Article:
Silverlight's impressive development tools are a cut above those for Flash, and Microsoft's user interface design tools are tightly integrated. However, an RIA platform doesn't stand on tools alone, and Silverlight is a step behind Flash in such areas as native codec support, digital rights management, and hardware support.
Improvements on the latter front allow Silverlight 4 developers to incorporate input from webcams and microphones into their apps and to support output to printers, although Silverlight's bitmap-based printing pales in comparison to Adobe's crisp vector-based implementation. Silverlight 4 also ushers in touch support for tablets and smartphones, a new addition to Adobe's offering as well.
Complementing Windows Media DRM 10, Microsoft's latest PlayReady DRM technology secures digital content streams and downloads to Silverlight clients. Like Adobe's Flash Access 2, PlayReady can manage subscriptions and rentals, and it can persist licenses on the client for offline access.
But the most important addition in the Silverlight 4 release is the comprehensive developer support added to Visual Studio 2010. Previously, Visual Studio lacked a design interface for Silverlight, requiring developers to bang out their own XAML (Silverlight's XML-based UI description language) or use Microsoft Expression Blend. In either case, it was a cumbersome process. Visual Studio's new built-in XAML designer lets you drag and drop GUI components into place, while it generates the code in the background. There's no need to pop back and forth between Visual Studio and Expression Blend.
Visual Studio 2010 and Silverlight 4 Tools for Visual Studio 2010 and WCF RIA Services and tools install painlessly and include additional RIA services for SOAP and JSON endpoint mapping. Developers now gain an editable design surface with drag-and-drop data binding and property settings, as well as unified debugging inside a world-class IDE. Further, the ability to cross-compile the same code base for both .Net and Silverlight helps reduce dev cycles.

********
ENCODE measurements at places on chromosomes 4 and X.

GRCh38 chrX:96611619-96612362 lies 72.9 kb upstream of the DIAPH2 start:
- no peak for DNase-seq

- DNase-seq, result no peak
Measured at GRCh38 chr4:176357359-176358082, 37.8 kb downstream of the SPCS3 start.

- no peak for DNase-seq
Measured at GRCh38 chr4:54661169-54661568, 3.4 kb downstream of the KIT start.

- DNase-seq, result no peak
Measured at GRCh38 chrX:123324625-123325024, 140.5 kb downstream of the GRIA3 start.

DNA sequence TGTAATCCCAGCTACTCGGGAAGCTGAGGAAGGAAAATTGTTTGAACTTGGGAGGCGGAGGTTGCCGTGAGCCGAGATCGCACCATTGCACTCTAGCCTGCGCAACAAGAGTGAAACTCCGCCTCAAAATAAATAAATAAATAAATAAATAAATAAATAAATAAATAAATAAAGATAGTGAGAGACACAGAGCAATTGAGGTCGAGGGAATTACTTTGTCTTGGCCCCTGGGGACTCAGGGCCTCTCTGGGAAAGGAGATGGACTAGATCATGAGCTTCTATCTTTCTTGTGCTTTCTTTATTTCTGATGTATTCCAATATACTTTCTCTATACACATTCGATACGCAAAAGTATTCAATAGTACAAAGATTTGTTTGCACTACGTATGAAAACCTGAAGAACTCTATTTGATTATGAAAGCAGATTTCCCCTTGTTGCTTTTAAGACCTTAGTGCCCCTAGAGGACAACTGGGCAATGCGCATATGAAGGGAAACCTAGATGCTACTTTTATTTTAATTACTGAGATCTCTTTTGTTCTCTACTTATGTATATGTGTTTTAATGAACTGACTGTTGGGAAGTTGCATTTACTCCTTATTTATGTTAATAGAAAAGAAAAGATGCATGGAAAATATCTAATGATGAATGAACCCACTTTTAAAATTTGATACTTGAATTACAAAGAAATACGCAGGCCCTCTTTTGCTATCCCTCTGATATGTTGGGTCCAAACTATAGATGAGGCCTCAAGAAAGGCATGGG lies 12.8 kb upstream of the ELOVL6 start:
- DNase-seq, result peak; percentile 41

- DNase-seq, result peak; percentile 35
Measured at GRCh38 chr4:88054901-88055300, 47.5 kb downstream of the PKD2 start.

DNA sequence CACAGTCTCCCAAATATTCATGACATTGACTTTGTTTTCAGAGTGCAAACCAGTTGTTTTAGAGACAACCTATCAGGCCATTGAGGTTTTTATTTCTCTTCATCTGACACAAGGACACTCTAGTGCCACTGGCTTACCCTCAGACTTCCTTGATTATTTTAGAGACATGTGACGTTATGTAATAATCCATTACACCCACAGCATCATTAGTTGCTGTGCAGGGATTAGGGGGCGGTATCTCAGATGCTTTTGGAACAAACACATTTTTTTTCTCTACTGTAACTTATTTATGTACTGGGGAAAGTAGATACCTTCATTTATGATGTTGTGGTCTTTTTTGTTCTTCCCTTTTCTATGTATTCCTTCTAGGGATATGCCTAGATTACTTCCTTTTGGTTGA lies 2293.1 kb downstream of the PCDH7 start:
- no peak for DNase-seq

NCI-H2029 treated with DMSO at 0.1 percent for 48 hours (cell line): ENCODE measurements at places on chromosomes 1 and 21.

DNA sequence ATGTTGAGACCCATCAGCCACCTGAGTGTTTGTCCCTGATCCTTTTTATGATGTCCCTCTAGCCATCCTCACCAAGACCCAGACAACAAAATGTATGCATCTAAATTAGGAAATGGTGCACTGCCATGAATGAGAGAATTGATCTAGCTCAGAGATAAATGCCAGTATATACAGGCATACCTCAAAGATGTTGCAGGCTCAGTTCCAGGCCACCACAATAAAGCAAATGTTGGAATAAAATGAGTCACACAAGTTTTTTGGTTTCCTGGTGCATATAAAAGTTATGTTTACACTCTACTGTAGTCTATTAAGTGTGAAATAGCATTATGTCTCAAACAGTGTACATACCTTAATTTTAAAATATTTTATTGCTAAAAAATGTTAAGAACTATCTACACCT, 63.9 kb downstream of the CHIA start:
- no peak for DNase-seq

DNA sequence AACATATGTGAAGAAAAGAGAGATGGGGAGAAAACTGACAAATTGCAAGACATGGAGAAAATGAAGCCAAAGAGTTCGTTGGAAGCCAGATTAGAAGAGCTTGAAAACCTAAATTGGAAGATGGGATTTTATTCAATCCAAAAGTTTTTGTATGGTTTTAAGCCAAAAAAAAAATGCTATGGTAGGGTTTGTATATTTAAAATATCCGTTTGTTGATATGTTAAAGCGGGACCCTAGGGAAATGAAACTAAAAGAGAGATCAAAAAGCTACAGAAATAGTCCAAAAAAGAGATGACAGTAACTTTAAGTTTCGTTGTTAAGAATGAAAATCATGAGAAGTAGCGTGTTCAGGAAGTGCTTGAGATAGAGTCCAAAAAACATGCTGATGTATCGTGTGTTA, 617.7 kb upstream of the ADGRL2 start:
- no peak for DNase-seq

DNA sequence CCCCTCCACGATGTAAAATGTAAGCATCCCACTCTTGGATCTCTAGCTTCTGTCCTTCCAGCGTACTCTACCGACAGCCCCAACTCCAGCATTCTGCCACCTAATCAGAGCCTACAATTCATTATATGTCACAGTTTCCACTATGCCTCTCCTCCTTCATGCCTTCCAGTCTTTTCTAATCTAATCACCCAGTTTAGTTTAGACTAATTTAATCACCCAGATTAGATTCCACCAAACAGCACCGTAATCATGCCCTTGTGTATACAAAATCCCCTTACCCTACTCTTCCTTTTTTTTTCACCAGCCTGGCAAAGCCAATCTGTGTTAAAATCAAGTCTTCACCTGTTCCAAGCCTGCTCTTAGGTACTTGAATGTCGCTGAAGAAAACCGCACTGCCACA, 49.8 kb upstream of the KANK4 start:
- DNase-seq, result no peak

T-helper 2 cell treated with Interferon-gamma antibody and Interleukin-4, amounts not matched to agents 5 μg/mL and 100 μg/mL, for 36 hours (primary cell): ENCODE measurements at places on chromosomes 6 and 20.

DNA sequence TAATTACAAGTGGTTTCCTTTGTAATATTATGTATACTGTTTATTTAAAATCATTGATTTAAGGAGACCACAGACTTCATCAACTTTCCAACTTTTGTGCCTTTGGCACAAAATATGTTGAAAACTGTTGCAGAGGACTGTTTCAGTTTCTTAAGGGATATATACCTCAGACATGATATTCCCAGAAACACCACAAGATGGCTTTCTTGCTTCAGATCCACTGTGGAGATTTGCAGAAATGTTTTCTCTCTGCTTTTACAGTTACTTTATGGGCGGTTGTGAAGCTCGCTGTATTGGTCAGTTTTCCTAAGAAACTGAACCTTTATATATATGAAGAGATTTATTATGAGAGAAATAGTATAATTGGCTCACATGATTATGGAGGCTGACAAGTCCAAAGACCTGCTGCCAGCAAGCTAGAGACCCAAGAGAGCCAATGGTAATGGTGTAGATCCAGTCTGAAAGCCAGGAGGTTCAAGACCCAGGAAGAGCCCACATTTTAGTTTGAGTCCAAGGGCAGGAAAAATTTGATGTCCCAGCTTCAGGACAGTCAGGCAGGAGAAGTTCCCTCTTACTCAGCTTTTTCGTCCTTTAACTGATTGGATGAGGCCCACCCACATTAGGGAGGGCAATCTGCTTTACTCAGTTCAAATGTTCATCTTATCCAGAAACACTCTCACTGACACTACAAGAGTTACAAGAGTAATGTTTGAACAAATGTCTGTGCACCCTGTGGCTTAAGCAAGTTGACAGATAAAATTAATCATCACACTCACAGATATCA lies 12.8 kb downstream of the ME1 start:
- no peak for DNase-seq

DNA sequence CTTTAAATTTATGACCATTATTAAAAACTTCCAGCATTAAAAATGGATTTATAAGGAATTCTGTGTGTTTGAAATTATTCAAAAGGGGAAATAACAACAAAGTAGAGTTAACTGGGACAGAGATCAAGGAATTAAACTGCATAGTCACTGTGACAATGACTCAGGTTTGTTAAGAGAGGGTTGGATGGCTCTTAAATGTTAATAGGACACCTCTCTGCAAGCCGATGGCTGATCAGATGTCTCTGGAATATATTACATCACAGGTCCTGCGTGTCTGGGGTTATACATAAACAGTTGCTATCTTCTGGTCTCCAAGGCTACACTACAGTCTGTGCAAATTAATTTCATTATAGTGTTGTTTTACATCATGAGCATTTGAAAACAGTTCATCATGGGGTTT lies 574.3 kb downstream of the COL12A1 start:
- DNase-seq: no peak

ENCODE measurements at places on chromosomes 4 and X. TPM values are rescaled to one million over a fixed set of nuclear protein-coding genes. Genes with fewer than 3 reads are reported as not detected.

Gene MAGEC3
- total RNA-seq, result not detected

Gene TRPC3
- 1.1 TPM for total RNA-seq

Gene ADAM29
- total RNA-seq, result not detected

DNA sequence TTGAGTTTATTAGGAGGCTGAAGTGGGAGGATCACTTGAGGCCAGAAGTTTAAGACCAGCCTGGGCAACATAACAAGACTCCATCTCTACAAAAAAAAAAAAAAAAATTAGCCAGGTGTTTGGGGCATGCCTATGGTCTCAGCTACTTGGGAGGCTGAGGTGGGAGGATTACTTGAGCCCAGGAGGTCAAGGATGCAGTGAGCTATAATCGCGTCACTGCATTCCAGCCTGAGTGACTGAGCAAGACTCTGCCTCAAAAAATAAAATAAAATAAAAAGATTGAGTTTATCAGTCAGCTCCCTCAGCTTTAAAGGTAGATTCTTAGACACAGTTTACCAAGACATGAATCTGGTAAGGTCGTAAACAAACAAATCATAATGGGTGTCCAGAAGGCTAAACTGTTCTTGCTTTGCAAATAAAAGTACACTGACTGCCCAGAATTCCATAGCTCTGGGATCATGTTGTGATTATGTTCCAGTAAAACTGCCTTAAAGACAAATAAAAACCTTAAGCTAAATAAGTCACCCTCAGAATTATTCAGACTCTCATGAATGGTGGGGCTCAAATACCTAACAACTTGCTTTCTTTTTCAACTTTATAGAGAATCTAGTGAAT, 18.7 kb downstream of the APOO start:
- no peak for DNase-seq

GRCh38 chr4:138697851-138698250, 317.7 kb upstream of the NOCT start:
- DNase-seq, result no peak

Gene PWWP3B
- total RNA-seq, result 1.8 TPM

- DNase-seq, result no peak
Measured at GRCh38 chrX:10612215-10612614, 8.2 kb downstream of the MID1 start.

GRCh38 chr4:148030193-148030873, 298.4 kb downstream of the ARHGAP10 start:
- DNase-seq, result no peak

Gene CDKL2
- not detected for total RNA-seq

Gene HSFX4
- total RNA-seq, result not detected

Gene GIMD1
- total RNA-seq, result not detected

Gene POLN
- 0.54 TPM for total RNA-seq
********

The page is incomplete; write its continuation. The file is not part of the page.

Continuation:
Under the hood, Microsoft's XAML parser was also given a much needed overhaul. Richer namespace management, direct content encapsulation, better whitespace handling, and error reporting all improve the framework.
Microsoft has a second authoring tool for Silverlight in Expression Blend 4, a user interface design tool akin to Adobe Catalyst. Expression Blend provides a graphical interface to prototype and thread Silverlight UI interactions without ever touching XAML.
Strictly a design tool in version 3, Expression Blend has been elevated to a Visual Studio-type coding facility in version 4 with full IntelliSense support and drag-and-drop element binding that really streamlines the process. I found it both more comprehensive and easier to work in than Adobe Catalyst.
Expression Blend wows with enhanced features like conditional behavior modeling. The new DataStore, a local dictionary for variable and state information, truly reduces coding to mere configuration, helping to close the designer-developer divide.
One of the bigger stumbling blocks for developers in Silverlight 3 was plugging in line-of-business data. Although these hurdles were surmountable via WCF (Windows Communication Foundation) services, Silverlight itself lacked connection options (such as Entity Framework and ADO.Net) available for Web and desktop apps. With WCF RIA Services in Silverlight 4, n-tier apps now have more flexibility in data access, validation, and authentication. By tapping the ASP.Net mid-layer, developers can better manage data-driven apps across the network.
New COM Interop access for trusted applications is a no brainer for Microsoft Office shops looking to use local system libraries. And finally, the the ability of Silverlight 4 applications to draw on Microsoft's MEF (Managed Extensibility Framework) -- a .Net 4 addition that simplifies pushing code updates -- is yet another hallmark of the professional-grade tools that Silverlight developers have at their disposal. Flash developers never had it this good.
Flash or Silverlight? Adobe has long dominated the RIA scene thanks to the ubiquitous Flash Player, estimated to run in upward of 93% of the world's Web browsers. But that domination was born in a near-vacuum of competitive choice. Adobe has improved the developer experience and finally constructed a bridge to its formidable design suite, but Microsoft has come further faster. To be fair, although Microsoft has made great strides with each release of Silverlight, much of the distance it has crossed had already been trod by Adobe.